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LAS VEGAS – Rick and JaNeen Bird are Las Vegas loyalists.

On Thursday morning, the retired Arizona couple stood outside Bally’s, waiting for Elvis and the showgirls to open the resort for the first time in four months.

Rick carried a plain blue face mask in his pocket until it was time to go inside. JaNeen wore hers the entire time, a black mask with her candidate’s name on it. 

“President Trump,” it read above a tiny American flag. “Keep America Great.” 

These Birds have for years refused to fly the Vegas coop. They’ve visited The Strip more times than they can remember. 

‘It’s not as much fun’

They come for the video poker machines, seafood dinners and live entertainment.

Their son even got married at the same Las Vegas wedding chapel where they renewed vows on their 30th wedding anniversary. 

“We’re very loyal,” JaNeen said. 

They last visited in June, when Nevada casinos reopened after a statewide shutdown that lasted almost three months. 

White House: Las Vegas should take aggressive steps to stop COVID-19 spread

They’ve refused to let COVID-19 get in the way of their enjoyment – even if the pandemic has changed the tourist town they love. 

“It’s not as much fun,” JaNeen said. 

The shows are shuttered, half the casinos are closed, and there’s always someone telling you to put a mask on. 

That’s what happened to them at the Paris pool. 

“Some (expletive) said, ‘You have to wear a mask,’ so we didn’t go to the pool,” JaNeen said. “I don’t know who made that rule. What an idiot.”

There is no way she’s wearing a mask by the pool in 100-degree heat, she said.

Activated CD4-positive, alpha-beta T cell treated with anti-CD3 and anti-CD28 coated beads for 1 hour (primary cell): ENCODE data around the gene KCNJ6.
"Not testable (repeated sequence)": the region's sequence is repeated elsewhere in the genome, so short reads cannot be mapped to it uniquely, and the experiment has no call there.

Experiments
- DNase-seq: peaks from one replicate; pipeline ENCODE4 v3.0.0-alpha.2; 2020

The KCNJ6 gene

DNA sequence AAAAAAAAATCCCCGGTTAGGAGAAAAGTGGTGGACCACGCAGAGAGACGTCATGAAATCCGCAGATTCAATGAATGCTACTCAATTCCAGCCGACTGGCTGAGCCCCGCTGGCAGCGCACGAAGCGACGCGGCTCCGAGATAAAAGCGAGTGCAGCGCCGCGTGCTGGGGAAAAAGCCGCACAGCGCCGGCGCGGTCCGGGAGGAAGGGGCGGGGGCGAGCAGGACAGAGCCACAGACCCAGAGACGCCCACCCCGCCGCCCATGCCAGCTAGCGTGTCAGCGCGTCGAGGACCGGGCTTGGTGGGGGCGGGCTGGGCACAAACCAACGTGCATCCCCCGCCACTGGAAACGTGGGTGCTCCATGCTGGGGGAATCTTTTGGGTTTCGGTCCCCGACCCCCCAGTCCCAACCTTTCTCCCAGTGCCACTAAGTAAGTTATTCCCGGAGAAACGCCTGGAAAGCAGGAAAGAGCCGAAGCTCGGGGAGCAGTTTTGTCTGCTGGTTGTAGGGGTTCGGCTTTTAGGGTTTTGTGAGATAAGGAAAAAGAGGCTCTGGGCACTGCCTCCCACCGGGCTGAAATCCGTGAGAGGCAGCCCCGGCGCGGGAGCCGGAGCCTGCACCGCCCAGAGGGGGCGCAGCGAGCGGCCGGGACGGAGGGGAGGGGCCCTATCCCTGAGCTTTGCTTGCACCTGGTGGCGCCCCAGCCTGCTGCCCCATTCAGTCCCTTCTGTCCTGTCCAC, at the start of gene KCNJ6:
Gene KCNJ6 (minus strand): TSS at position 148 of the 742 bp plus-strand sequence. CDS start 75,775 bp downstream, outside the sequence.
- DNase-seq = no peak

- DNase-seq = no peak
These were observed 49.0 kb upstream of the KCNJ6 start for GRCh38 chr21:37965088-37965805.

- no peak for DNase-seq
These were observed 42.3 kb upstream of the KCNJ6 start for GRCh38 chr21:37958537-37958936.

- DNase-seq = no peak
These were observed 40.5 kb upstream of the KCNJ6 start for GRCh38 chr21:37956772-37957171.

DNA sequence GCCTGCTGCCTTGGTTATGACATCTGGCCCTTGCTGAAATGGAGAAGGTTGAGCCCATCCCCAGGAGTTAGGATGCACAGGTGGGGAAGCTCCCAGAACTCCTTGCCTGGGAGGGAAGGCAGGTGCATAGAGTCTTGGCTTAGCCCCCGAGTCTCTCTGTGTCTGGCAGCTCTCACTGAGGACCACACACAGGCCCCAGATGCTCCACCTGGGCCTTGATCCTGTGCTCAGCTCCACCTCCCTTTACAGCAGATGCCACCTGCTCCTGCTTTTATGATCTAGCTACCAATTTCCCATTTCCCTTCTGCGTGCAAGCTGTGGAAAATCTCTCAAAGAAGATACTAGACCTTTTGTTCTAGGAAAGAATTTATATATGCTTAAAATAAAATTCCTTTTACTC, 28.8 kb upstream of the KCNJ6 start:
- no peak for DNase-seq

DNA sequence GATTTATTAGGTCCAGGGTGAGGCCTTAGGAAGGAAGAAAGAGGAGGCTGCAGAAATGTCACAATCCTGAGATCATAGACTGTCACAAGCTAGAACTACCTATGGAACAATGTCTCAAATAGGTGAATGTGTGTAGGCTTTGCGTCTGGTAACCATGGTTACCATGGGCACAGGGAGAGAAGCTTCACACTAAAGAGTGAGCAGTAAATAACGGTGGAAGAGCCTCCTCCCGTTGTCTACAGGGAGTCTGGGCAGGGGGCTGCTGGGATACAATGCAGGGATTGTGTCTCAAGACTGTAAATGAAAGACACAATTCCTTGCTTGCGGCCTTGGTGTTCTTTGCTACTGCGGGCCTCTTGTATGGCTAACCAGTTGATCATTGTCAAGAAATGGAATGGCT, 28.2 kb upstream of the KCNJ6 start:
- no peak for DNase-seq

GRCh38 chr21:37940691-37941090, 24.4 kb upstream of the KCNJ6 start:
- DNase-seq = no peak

Nevada’s casinos and COVID-19: Should they be open? It’s complicated, experts say.

Next to the couple stood dozens of Vegas vacationers with cellphone cameras pointed at dancers and showgirls.

There was less than 6 feet between many of them, but no one was there to tell them to social-distance. 

After the confetti cannon exploded, JaNeen and the crowd cheered and walked through the resort’s revolving door. 

Within an hour of Bally’s reopening, the old hotel-casino was back to old form.

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New arrivals rolled their luggage toward registration and their rooms. 

Boyfriends and husbands hovered over girlfriends and wives sliding player cards and cash into slot machines.

Many pulled masks down to their chins to sip beer and smoke cigarettes. 

Jason Molinar is a Las Vegas local who visited Bally’s to gamble on reopening day.

The 54-year-old Army veteran showed up wearing rubber gloves, a sun hat and two masks.

He said he’s doing his part to protect Las Vegas from the economic dangers of the pandemic by spending money at casinos. 

“We have to open up Las Vegas,” Molinar said. “It’s going to kill Las Vegas if we don’t.”

Ed Komenda writes about Las Vegas for the Reno Gazette Journal and USA Today Network. Do you care about democracy? Then support local journalism by subscribing to the Reno Gazette Journal right here. 

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